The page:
08 Apr 2014
The number of Indian companies wanting forensic audits on their financial statements is increasing – so quickly, says the Indian newspaper ‘Business Standard’, that large audit firms are adding hundreds of staff to their forensic teams to handle the demand.
Forensic audit has been front of mind for many in business in India. High-profile frauds, such as the NSEL scam, have been covered widely in national and international news – and their sprawling nature, affecting many organisations and corners of the market means that more forensic audits of other companies are likely.
Banks, too, are ordering forensic audits of companies that have asked them to help with corporate debt restructuring. These audits would verify whether the company is really in distress, or whether its funds have simply been moved around to present a picture of distress.
And true to the global trend, the role of the auditor is coming under more scrutiny too. Audit firms in India will now be regulated by the National Financial Reporting Authority. Those found to be failing in their duties by signing off on fraudulent or misleading financial statements will be subject to heavy penalties.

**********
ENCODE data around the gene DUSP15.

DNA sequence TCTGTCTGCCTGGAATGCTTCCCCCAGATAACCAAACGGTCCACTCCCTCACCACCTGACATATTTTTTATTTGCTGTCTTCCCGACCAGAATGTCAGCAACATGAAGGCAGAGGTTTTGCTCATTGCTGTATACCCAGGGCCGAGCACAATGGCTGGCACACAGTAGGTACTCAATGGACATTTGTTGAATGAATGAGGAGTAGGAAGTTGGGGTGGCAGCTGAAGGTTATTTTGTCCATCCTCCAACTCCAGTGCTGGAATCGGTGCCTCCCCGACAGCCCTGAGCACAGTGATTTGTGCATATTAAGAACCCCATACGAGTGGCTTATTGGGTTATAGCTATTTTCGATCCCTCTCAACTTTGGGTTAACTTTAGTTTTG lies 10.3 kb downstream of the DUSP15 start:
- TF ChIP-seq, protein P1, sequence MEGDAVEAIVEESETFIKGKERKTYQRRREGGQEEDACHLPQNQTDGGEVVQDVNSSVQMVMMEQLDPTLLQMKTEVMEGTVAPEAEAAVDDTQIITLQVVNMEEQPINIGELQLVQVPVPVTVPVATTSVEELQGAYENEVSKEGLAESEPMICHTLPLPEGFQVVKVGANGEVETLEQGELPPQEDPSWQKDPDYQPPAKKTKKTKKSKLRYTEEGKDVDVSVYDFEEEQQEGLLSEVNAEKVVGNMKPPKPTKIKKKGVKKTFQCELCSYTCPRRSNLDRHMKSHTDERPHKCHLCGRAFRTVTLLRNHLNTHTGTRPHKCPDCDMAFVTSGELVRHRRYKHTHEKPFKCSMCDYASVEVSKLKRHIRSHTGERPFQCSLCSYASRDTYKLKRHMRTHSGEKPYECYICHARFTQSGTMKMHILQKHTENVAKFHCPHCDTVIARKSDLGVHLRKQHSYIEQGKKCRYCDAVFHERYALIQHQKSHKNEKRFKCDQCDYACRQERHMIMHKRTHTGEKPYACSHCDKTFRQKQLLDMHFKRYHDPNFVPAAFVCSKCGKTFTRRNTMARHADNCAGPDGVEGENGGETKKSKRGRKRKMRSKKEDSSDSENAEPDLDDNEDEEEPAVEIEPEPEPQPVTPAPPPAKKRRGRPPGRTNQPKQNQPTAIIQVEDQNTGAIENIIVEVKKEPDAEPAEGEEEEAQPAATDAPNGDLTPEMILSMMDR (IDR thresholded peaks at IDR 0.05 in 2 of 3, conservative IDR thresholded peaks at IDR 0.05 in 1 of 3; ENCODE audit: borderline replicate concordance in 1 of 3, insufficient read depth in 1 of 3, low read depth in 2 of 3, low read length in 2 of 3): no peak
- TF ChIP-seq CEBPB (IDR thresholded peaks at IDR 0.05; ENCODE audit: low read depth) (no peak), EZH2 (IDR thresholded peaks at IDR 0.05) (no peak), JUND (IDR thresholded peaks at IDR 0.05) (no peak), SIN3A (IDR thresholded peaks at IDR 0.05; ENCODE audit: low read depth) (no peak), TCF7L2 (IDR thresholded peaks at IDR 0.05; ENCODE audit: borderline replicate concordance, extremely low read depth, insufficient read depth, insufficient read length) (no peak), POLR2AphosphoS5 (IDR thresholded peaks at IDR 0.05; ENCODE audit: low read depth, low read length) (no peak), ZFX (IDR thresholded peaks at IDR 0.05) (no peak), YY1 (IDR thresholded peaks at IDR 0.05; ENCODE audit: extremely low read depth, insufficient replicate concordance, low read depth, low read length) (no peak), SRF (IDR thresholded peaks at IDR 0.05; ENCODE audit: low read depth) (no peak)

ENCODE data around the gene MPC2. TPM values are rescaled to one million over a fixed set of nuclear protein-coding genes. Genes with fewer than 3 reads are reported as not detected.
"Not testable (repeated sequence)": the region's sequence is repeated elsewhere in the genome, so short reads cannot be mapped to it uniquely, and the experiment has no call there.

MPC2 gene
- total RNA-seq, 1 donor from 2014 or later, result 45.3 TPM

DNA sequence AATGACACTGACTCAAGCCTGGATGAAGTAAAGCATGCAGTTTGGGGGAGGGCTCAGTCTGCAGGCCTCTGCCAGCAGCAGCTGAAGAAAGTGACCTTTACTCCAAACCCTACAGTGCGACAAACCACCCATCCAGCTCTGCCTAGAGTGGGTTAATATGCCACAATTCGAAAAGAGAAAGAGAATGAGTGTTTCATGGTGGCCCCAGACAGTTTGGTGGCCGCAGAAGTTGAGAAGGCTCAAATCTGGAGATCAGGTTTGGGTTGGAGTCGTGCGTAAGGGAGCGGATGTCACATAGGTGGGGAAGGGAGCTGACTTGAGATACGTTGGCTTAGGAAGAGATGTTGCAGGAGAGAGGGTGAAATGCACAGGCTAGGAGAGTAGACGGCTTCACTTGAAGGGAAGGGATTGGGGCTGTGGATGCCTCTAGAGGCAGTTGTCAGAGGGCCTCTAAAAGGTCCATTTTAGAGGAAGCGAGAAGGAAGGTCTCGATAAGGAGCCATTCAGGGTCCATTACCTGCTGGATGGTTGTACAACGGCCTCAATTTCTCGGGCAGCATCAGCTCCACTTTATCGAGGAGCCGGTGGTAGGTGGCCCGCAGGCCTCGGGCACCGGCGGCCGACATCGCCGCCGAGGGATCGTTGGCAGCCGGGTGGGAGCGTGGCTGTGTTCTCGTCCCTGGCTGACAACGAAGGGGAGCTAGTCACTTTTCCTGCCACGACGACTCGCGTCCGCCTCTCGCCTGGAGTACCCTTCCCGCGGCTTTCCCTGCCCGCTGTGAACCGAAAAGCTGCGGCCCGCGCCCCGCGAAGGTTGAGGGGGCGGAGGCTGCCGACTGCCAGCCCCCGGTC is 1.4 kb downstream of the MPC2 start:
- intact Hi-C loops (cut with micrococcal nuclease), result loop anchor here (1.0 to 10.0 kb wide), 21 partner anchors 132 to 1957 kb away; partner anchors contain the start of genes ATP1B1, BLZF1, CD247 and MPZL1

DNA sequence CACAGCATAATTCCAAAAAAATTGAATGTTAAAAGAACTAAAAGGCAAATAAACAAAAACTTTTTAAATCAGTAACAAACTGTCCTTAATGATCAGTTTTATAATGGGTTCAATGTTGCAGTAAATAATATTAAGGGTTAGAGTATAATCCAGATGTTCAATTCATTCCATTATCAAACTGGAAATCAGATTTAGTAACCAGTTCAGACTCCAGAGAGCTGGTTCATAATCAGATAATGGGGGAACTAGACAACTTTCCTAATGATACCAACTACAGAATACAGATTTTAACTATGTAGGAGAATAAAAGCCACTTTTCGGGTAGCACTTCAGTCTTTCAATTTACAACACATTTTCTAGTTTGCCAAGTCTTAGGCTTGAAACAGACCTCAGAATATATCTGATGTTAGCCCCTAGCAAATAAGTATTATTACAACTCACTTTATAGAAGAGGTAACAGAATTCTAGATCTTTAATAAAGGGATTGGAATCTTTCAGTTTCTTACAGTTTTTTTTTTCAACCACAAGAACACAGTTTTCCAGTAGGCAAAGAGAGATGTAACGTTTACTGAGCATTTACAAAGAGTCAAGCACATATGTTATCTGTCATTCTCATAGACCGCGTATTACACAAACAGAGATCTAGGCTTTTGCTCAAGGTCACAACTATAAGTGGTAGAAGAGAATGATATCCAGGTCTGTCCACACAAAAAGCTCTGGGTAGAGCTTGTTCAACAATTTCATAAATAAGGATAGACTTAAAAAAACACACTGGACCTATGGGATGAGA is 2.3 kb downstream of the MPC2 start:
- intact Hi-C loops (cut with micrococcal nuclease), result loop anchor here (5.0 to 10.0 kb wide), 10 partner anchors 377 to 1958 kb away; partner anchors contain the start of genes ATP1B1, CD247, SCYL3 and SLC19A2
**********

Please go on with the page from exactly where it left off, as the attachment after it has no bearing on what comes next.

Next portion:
But there are other reasons why demand may be rising. Provisions of the new Companies Act mean that every company now has to have proactive fraud risk management policies. The Act requires independent directors to increase safeguards against fraud and reminds them of their whistleblowing responsibilities. Objections must be documented, and now that the Act defines fraud and safeguards explicitly, ignorance of the parameters of either will no longer be a defence.
“This is only one of the ways that the Companies Act is set to have far-reaching implications”, says PwC India partner, Harinderjit Singh. “The bar for corporate governance has been raised, and the penal consequences have been exponentially increased. We’re already seeing significant changes to the manner in which corporates operate in India.”